JEAN GILCHRIST DE BURGH (nee POLLOCK)
On Saturday morning, August 30th, our dear mother, Jean, peacefully left us after a long, brave struggle with Parkinson’s disease.
We were all beside her and holding her. She went as she would have wished: in her own chair, by her wood stove, in her kitchen, in the Prevost Island home where she spent most of her ninety years.
Jean Gilchrist was born on March 8, 1918 to James and Gladys Pollock, and was the eldest of eight: five boys and three girls. Until 1936, she and her family lived at Hillcrest Lumber Mill at Sahtlam, where her father was the manager. She often recalled attending a one room school that included eight grades, and in high school bicycling five miles each way to school. She said she could imagine every bit of the road going to school – bumpy, no paving or sidewalks, and with three little bridged streams to cross.
One of Jean’s parents’ interests was to play as Concertmaster and Principal Second violin in the Duncan Orchestra. To keep Jean and some of the children “out of her mother’s hair” as Jean described it, her Dad would take them to the local silent movie theatre: while the children watched the movie, Jean’s Dad would accompany the action on his violin.
Jean was an outstanding student but the death of her father when she was 18 meant that she had to start working after her high school graduation.
After graduation, Jean did some tutoring in Duncan, and she worked in a local bank for fifty dollars per month. She also worked for the family of her former high school principal, Reginald Hodson, in Victoria. She first came to Prevost in 1939 to tutor our father’s niece. Lotus Ruckle recalled how, on a number of occasions, Jean, on her way to Prevost, would arrive at Burgoyne Bay by boat, where Lotus’ brother would meet her and drive her to Beaver Point to be met by Hubert de Burgh. “It was obvious what was going to happen,” said Lotus.
In December 1941, Jean and Hubert were married with Lotus’ brother as best man, and apart from living on South Pender for three years (1948-1951) she has lived on Prevost ever since. As anyone who ever knew her knows, Jean was a wonderful, devoted mother and a very faithful friend. She always loved learning and she loved classical music. She studied the piano for many years, and also particularly enjoyed violin and cello repertoire, commenting on a performance of the Kreutzer Sonata of Beethoven two days before she died.
For over fifty years, she looked forward to regularly ordering and receiving books by mail from the BC Open Shelf Library. She was a very good cook, seamstress, and knitter, and taught and encouraged us in these pursuits. If she didn’t know how to do something, she would look it up and find out. Whenever we needed help, she was always there. She got us through school by correspondence, and both our parents encouraged us to carry on with our education.
Jean participated in farm life, caring for many “bottle” lambs over the years as well as gardening, canning, making butter, ice cream, bread, and apple sauce, and turning the handle of the hand-cranked sheep shearing machine to power Hubert’s early shearing efforts. She helped in sheep and wild goat roundups, and even did a brief turn on one end of an early two-man chainsaw. For a number of years her only neighbours on the island were the Georgeson family at Portlock Point Lighthouse; visiting them would mean a three mile walk through the bush, and often a return trip home by lantern. She and Hubert would attend dances on Galiano, Mayne, or Pender, recrossing the channel in the middle of the night in “Dancing Wave” on their way home.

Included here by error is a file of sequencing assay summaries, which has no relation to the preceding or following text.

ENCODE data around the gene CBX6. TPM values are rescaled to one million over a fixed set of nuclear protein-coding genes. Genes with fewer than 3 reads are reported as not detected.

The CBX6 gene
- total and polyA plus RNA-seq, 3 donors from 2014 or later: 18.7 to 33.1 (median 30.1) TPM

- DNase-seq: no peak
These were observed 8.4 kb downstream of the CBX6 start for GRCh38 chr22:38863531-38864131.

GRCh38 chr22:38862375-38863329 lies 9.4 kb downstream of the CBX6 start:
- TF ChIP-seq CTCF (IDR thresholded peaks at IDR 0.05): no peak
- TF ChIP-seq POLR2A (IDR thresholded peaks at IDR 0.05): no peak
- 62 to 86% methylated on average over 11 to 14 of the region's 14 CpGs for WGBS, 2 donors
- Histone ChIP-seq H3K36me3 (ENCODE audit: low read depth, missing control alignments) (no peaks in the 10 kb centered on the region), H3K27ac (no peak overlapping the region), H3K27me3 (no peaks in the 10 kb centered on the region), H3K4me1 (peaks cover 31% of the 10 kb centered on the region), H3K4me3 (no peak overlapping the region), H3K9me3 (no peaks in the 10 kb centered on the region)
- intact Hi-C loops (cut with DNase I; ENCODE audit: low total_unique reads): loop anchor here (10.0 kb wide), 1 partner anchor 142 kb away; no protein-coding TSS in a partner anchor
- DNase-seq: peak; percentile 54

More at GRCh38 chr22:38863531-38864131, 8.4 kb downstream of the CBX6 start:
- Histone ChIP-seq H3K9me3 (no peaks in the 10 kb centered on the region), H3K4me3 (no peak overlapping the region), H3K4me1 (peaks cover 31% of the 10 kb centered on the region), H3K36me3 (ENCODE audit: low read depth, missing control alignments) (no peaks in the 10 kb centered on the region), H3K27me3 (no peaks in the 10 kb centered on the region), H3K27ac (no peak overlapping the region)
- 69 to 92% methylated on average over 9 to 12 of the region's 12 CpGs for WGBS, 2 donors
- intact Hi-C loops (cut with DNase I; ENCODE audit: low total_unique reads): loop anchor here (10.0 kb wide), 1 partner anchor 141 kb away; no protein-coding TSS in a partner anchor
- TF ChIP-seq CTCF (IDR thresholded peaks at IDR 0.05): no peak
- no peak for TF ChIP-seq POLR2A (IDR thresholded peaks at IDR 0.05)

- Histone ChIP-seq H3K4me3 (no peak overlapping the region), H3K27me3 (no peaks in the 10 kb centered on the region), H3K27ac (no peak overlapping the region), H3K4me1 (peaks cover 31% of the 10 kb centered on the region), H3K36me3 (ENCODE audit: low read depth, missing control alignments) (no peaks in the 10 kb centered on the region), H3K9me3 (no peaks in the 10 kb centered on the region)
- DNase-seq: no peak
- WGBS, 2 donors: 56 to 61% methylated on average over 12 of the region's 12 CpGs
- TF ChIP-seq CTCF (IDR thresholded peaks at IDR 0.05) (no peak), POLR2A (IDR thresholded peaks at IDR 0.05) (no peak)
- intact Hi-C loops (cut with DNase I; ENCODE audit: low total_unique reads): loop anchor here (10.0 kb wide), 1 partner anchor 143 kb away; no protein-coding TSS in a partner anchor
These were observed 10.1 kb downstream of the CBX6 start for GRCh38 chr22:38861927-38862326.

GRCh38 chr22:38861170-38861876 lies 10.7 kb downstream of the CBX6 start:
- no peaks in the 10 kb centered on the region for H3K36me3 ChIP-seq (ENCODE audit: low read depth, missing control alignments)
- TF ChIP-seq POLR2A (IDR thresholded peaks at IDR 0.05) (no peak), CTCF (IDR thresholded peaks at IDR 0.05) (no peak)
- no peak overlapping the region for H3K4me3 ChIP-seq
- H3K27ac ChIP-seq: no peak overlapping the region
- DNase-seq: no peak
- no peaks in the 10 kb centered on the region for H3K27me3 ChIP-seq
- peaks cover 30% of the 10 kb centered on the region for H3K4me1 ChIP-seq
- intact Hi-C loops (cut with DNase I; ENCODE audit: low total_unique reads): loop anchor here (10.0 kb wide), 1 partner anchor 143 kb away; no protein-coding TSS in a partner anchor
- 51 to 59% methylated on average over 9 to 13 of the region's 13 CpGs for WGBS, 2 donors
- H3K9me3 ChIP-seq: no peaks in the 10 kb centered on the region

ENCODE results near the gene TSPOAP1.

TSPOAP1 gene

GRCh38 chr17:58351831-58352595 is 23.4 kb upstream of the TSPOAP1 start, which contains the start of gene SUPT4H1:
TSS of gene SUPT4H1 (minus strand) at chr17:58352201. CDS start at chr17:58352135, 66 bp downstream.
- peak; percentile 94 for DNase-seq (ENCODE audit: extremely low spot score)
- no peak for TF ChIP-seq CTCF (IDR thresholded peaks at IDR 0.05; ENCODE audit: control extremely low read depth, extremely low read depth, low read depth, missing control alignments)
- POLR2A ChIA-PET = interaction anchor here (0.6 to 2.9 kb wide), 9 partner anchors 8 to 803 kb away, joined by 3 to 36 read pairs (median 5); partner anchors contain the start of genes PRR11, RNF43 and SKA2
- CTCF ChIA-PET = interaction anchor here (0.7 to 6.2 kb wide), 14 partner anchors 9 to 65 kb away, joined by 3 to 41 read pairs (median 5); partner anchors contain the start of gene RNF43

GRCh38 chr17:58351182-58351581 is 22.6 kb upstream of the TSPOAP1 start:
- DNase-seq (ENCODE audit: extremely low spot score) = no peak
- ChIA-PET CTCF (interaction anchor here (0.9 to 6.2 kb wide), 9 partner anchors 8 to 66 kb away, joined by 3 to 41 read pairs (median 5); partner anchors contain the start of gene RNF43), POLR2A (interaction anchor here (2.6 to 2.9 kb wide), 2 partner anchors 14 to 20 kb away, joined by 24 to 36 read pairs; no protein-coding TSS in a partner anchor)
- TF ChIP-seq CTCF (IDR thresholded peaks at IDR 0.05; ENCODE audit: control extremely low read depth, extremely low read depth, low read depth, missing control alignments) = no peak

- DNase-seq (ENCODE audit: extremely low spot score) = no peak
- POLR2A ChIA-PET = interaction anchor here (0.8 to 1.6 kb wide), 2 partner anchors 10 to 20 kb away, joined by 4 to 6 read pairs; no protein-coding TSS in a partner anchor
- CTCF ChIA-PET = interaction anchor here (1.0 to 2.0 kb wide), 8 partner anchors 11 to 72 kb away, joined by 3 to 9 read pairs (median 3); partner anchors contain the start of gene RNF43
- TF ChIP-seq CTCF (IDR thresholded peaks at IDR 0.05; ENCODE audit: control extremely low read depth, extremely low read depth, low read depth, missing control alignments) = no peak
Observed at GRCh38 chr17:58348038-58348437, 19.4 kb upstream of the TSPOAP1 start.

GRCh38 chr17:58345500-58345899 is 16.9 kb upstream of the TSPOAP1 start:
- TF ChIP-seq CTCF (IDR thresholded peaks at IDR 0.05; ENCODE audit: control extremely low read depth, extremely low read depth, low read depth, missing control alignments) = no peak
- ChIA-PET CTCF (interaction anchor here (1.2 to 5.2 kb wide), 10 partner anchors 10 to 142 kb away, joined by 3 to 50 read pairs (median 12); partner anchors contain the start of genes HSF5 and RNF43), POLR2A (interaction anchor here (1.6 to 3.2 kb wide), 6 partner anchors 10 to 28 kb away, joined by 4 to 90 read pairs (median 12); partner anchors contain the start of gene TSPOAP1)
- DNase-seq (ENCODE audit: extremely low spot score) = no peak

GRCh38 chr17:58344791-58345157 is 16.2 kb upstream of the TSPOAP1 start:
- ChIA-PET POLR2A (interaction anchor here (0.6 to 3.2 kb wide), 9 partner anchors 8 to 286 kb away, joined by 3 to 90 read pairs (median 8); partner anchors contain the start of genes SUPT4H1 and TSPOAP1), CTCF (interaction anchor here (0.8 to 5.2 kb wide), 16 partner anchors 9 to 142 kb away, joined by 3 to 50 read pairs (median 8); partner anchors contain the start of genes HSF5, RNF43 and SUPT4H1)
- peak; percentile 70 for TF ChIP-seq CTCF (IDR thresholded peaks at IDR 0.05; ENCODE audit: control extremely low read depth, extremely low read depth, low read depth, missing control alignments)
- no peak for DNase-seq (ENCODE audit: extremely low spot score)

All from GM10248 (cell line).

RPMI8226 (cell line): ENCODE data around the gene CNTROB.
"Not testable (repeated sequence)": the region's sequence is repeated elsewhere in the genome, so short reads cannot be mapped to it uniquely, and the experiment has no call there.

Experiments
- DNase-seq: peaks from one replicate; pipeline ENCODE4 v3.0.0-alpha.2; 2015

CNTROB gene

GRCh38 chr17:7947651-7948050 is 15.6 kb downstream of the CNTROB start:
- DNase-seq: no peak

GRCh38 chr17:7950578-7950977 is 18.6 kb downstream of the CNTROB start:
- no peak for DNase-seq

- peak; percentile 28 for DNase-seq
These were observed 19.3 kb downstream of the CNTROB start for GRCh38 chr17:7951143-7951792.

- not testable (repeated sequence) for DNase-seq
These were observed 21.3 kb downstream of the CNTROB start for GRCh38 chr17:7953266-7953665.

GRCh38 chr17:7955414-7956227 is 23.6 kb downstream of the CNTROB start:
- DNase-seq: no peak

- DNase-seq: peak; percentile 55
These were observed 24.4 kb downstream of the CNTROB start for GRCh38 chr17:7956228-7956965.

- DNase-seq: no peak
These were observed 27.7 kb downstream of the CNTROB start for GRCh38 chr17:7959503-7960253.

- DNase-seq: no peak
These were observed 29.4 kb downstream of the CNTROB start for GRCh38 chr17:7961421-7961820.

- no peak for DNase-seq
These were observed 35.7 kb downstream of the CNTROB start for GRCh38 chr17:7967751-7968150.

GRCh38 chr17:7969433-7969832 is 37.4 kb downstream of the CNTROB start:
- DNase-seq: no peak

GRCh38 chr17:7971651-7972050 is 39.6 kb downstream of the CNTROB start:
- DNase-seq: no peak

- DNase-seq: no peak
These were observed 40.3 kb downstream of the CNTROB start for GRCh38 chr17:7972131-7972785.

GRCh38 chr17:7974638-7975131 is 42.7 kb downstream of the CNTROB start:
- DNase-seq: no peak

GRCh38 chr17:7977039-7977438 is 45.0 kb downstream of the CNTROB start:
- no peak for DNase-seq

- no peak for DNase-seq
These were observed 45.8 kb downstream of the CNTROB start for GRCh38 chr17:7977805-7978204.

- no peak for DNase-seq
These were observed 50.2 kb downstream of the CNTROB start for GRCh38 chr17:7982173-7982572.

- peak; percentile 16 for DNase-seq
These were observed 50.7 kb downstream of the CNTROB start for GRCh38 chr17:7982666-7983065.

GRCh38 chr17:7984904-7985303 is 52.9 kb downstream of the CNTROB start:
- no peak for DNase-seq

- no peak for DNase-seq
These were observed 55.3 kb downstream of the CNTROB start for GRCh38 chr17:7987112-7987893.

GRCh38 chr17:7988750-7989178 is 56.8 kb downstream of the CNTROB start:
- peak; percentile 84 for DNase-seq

Her kitchen was always a warm and welcoming place with a cup of tea and delicious cookies. She looked forward to the visits of her brothers and sisters, nieces and nephews to the farm, and was a much loved Auntie Jean.
Jean loved birds, and especially enjoyed the hummingbirds at the feeder outside the kitchen window; chickadees were also one of her favourites. She delighted in natural beauty; flowers, colourful leaves, small plants – the smallest thing might catch her eye. Years ago she often spotted four-leafed clovers which she would slip between the pages of her numerous cookbooks. We will always remember our mother as a beautiful, gentle, and endlessly patient lady who was at the same time, determined and persistent, and who took great care in everything she did.
In spite of her declining health, Jean’s strong will to carry on seldom faltered. Her loving spirit will always be with us.
Jean was predeceased by her husband Hubert (1981), second daughter Maureen (1985), brothers Robert, Stewart and Larry, and three nieces. She is survived by her daughters Sheila Wowchuk and son-in-law William Wowchuk, Barbara and Susan de Burgh; her sister Mary Jolin (Chilliwack), brother William Pollock (Fernie), sister Helen Maltby (Victoria), brother and sister-in-law Richard and Margaret Pollock (Duncan), sister-in-law Dianne Pollock (Victoria); and many dear friends of all ages. She is also survived by many well-loved nieces, nephews, cousins, and their families.
We would like to thank Dr. Leavitt, Dr. Crossland, and Dr. Gallins, Lesley Nuk, the nurses and staff of the Lady Minto Hospital, Home Care nurses, and our respite caregivers Brenda, Pauline, Ellen, and Alice. Also, we wish to thank the Ambulance Service, the Coast Guard and the RCMP for their kindness and compassion. Thank you to Mary Harkema for her kindness and friendship during Jean’s illness. A special thank you to Diana Symons for her caring company and flowers, over many years.
A memorial service will be held at All Saints By the Sea, Saturday, September 27th at 2 p.m. with the Rev. Canon Dr. Kim Murray officiating, followed by a reception in the church hall. There will be a private burial on Prevost Island. If desired, donations may be made to the Lady Minto Hospital Foundation or the Christian Blind Mission International.